This week we caught up with Adam and Hayley who are first-time users of a Green Johanna.
They set up their Johanna in their back garden back in April. The couple had been keen to compost for years and had tried a couple of times with different composters but been disappointed with the results.
Their reasons for composting were that they wanted to recycle their food and garden waste as well as produce their own compost to grow their own vegetables.
Adam said: ‘We have quite a big garden and a lot of garden waste to put to good use, such as branches, leaves etc. We also wanted a good place to put our food waste. We grow potatoes and other vegetables in the garden in large planters.’
They’ve been using the Johanna with an insulating jacket and in combination with a Bokashi bin. Bokashi bins are waste containers that ferment – rather than decompose – food waste thanks to the addition of beneficial anaerobic microbes in a spray or bran. Once full, the bin is sealed and left to ferment for around two weeks to become a pre-compost mixture which is then added to a composter or buried in soil in the garden.
‘It’s become a really useful part of our composting process,’ said Adam. ‘We put all our food waste straight into it and give it a few sprays of Bokashi spray, then once it’s full and has been left to ferment we transfer it to the Johanna.’
ABOVE: Contents of the kitchen caddy added to the Johanna.
ABOVE: The Bokashi bin’s contents added to the Johanna. The contents of a Bokashi bin after two-weeks’ fermentation don’t appear much different; there will usually be a pickled smell. When added to a compost bin the pre-compost mixture acts as an accelerator – heat increases and the composting process speeds up.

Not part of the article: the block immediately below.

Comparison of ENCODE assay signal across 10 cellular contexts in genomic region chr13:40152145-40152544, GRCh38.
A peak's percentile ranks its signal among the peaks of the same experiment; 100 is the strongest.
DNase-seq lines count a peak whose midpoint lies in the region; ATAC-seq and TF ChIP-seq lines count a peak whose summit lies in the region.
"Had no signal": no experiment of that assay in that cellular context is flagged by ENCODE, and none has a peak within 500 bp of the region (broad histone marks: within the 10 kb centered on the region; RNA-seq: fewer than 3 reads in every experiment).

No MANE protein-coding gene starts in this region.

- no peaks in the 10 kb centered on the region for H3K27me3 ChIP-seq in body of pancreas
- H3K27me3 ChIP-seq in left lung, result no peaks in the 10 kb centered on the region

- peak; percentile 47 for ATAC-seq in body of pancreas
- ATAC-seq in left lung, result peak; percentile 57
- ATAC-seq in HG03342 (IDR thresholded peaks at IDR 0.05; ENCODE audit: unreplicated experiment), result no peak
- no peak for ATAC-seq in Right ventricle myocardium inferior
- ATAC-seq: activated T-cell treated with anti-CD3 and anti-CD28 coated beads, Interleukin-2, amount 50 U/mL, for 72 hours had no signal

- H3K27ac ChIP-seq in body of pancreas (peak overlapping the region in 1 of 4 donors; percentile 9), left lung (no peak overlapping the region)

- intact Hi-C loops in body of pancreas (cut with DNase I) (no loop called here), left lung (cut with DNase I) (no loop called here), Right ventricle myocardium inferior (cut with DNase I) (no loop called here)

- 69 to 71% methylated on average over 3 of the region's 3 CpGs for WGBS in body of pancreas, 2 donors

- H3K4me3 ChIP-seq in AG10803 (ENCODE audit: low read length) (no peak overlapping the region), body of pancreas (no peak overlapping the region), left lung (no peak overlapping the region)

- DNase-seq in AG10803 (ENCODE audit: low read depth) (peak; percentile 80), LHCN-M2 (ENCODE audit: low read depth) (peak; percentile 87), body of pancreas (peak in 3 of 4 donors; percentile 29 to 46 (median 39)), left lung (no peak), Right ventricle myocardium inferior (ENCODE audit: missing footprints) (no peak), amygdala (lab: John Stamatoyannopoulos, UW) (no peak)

Adam and Hayley are a household of two, both vegans, and it takes around one to two weeks for them to fill the Bokashi bin. Their waste is mainly vegetable scraps along with some beans. They then use their smaller kitchen caddy to take food waste to the Johanna ‘whilst the Bokashi bin is doing its thing.’
They used some Bokashi bran in the Johanna when they were starting out to give the contents an initial boost but haven’t felt the need to use more since. Some people use it throughout the year to keep giving their compost an accelerating boost thanks to the presence of beneficial microbes in the bran.
While they haven’t used a thermometer to check the compost temperature, they’re having a lot more success with the Johanna than with other composters they tried in the past.
‘The Johanna is much better built and seems to be working faster at breaking down all the waste,’ said Adam. He added there had been no problems with flies or rodents.
Their garden waste provides them with more than enough carbon content (Browns) but they have also added shredded waste paper.
If you lack garden waste it’s a good idea to store shredded paper or cardboard, wood chips or sawdust in lidded containers nearby so that they can be added at the same time as adding food waste to get a good balance of nitrogen-rich Greens and carbon-rich Browns as compost materials You may be able to find a local tree surgeon who is willing to drop wood chips off for free.
So far, Adam and Hayley are happy composters and are waiting for the big reveal – accessing their first batch of compost! Watch this space…